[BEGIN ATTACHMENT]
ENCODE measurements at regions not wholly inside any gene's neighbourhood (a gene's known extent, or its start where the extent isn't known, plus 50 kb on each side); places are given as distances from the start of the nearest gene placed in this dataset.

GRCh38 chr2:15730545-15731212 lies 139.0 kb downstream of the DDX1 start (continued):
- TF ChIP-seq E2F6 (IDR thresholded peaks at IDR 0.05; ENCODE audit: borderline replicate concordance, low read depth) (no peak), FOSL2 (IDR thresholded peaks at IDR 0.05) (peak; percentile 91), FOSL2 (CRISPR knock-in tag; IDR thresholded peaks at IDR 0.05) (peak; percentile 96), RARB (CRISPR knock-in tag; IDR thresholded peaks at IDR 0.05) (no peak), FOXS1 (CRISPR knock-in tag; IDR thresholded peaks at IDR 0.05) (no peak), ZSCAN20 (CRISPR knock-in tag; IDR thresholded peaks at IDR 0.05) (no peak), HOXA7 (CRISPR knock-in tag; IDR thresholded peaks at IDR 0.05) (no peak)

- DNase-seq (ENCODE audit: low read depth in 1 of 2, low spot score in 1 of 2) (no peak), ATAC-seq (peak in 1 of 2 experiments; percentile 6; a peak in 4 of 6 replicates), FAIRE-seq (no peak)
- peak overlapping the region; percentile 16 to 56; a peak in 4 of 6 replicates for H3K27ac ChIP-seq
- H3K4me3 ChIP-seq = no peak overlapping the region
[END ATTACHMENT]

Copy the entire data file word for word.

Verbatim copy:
ENCODE measurements at regions not wholly inside any gene's neighbourhood (a gene's known extent, or its start where the extent isn't known, plus 50 kb on each side); places are given as distances from the start of the nearest gene placed in this dataset.

GRCh38 chr2:15730545-15731212 lies 139.0 kb downstream of the DDX1 start (continued):
- TF ChIP-seq E2F6 (IDR thresholded peaks at IDR 0.05; ENCODE audit: borderline replicate concordance, low read depth) (no peak), FOSL2 (IDR thresholded peaks at IDR 0.05) (peak; percentile 91), FOSL2 (CRISPR knock-in tag; IDR thresholded peaks at IDR 0.05) (peak; percentile 96), RARB (CRISPR knock-in tag; IDR thresholded peaks at IDR 0.05) (no peak), FOXS1 (CRISPR knock-in tag; IDR thresholded peaks at IDR 0.05) (no peak), ZSCAN20 (CRISPR knock-in tag; IDR thresholded peaks at IDR 0.05) (no peak), HOXA7 (CRISPR knock-in tag; IDR thresholded peaks at IDR 0.05) (no peak)

- DNase-seq (ENCODE audit: low read depth in 1 of 2, low spot score in 1 of 2) (no peak), ATAC-seq (peak in 1 of 2 experiments; percentile 6; a peak in 4 of 6 replicates), FAIRE-seq (no peak)
- peak overlapping the region; percentile 16 to 56; a peak in 4 of 6 replicates for H3K27ac ChIP-seq
- H3K4me3 ChIP-seq = no peak overlapping the region